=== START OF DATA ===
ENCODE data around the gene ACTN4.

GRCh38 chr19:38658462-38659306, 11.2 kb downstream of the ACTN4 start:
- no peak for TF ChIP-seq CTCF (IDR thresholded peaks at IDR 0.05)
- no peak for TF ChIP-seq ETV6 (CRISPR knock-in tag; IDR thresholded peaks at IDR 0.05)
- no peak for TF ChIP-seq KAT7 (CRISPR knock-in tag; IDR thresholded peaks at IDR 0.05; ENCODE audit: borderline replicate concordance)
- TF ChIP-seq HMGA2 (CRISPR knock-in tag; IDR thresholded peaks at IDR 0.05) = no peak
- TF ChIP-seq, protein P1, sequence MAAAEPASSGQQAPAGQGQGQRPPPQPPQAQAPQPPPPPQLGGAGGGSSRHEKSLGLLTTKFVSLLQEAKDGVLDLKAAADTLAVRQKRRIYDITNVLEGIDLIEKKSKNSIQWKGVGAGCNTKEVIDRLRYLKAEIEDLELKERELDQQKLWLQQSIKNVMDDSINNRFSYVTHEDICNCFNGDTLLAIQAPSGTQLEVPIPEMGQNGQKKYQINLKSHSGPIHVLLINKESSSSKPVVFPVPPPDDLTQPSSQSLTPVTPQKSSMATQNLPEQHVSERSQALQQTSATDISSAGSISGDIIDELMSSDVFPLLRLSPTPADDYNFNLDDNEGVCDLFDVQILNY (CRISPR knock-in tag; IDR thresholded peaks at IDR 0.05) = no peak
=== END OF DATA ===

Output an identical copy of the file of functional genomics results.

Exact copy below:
ENCODE data around the gene ACTN4.

GRCh38 chr19:38658462-38659306, 11.2 kb downstream of the ACTN4 start:
- no peak for TF ChIP-seq CTCF (IDR thresholded peaks at IDR 0.05)
- no peak for TF ChIP-seq ETV6 (CRISPR knock-in tag; IDR thresholded peaks at IDR 0.05)
- no peak for TF ChIP-seq KAT7 (CRISPR knock-in tag; IDR thresholded peaks at IDR 0.05; ENCODE audit: borderline replicate concordance)
- TF ChIP-seq HMGA2 (CRISPR knock-in tag; IDR thresholded peaks at IDR 0.05) = no peak
- TF ChIP-seq, protein P1, sequence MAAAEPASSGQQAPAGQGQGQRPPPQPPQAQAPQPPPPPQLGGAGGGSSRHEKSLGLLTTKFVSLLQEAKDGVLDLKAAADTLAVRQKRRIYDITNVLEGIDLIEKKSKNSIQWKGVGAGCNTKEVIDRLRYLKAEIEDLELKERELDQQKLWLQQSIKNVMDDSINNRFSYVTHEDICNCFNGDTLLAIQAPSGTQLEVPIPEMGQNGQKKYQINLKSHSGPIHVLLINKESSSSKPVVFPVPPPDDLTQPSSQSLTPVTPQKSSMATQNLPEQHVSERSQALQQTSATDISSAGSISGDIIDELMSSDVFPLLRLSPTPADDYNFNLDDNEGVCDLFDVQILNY (CRISPR knock-in tag; IDR thresholded peaks at IDR 0.05) = no peak